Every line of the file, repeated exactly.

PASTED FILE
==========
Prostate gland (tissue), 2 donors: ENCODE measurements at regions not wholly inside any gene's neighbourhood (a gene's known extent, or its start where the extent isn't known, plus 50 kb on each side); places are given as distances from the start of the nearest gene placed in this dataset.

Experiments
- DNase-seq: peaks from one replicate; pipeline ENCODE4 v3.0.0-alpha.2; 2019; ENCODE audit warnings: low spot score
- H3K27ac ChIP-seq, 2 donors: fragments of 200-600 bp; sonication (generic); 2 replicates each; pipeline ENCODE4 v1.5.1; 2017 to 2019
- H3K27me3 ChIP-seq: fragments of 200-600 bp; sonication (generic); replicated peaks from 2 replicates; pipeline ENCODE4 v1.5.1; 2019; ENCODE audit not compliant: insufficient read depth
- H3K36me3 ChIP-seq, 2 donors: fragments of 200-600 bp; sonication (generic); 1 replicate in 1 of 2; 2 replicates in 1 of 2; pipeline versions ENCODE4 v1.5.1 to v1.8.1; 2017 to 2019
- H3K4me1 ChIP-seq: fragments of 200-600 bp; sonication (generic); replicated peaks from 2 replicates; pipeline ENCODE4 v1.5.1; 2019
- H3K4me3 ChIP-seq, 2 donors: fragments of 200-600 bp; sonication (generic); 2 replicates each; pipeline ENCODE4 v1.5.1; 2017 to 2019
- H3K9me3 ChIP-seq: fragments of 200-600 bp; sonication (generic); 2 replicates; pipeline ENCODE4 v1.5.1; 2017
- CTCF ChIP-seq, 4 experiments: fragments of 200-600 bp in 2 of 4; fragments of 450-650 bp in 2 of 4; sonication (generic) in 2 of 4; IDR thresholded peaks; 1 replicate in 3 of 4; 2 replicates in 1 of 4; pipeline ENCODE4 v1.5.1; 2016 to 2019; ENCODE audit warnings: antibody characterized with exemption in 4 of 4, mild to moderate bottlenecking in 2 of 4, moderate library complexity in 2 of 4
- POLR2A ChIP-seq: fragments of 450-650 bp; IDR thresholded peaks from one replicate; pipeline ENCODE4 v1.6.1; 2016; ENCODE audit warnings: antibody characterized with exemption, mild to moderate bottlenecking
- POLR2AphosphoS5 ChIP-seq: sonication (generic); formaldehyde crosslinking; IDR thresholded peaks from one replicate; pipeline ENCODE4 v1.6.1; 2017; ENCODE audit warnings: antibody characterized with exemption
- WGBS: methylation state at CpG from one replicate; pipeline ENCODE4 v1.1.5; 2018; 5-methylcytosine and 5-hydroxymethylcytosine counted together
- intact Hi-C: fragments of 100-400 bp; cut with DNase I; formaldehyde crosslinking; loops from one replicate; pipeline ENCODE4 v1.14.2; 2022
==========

Prostate gland (tissue), 2 donors: ENCODE measurements at regions not wholly inside any gene's neighbourhood (a gene's known extent, or its start where the extent isn't known, plus 50 kb on each side); places are given as distances from the start of the nearest gene placed in this dataset.

Experiments
- DNase-seq: peaks from one replicate; pipeline ENCODE4 v3.0.0-alpha.2; 2019; ENCODE audit warnings: low spot score
- H3K27ac ChIP-seq, 2 donors: fragments of 200-600 bp; sonication (generic); 2 replicates each; pipeline ENCODE4 v1.5.1; 2017 to 2019
- H3K27me3 ChIP-seq: fragments of 200-600 bp; sonication (generic); replicated peaks from 2 replicates; pipeline ENCODE4 v1.5.1; 2019; ENCODE audit not compliant: insufficient read depth
- H3K36me3 ChIP-seq, 2 donors: fragments of 200-600 bp; sonication (generic); 1 replicate in 1 of 2; 2 replicates in 1 of 2; pipeline versions ENCODE4 v1.5.1 to v1.8.1; 2017 to 2019
- H3K4me1 ChIP-seq: fragments of 200-600 bp; sonication (generic); replicated peaks from 2 replicates; pipeline ENCODE4 v1.5.1; 2019
- H3K4me3 ChIP-seq, 2 donors: fragments of 200-600 bp; sonication (generic); 2 replicates each; pipeline ENCODE4 v1.5.1; 2017 to 2019
- H3K9me3 ChIP-seq: fragments of 200-600 bp; sonication (generic); 2 replicates; pipeline ENCODE4 v1.5.1; 2017
- CTCF ChIP-seq, 4 experiments: fragments of 200-600 bp in 2 of 4; fragments of 450-650 bp in 2 of 4; sonication (generic) in 2 of 4; IDR thresholded peaks; 1 replicate in 3 of 4; 2 replicates in 1 of 4; pipeline ENCODE4 v1.5.1; 2016 to 2019; ENCODE audit warnings: antibody characterized with exemption in 4 of 4, mild to moderate bottlenecking in 2 of 4, moderate library complexity in 2 of 4
- POLR2A ChIP-seq: fragments of 450-650 bp; IDR thresholded peaks from one replicate; pipeline ENCODE4 v1.6.1; 2016; ENCODE audit warnings: antibody characterized with exemption, mild to moderate bottlenecking
- POLR2AphosphoS5 ChIP-seq: sonication (generic); formaldehyde crosslinking; IDR thresholded peaks from one replicate; pipeline ENCODE4 v1.6.1; 2017; ENCODE audit warnings: antibody characterized with exemption
- WGBS: methylation state at CpG from one replicate; pipeline ENCODE4 v1.1.5; 2018; 5-methylcytosine and 5-hydroxymethylcytosine counted together
- intact Hi-C: fragments of 100-400 bp; cut with DNase I; formaldehyde crosslinking; loops from one replicate; pipeline ENCODE4 v1.14.2; 2022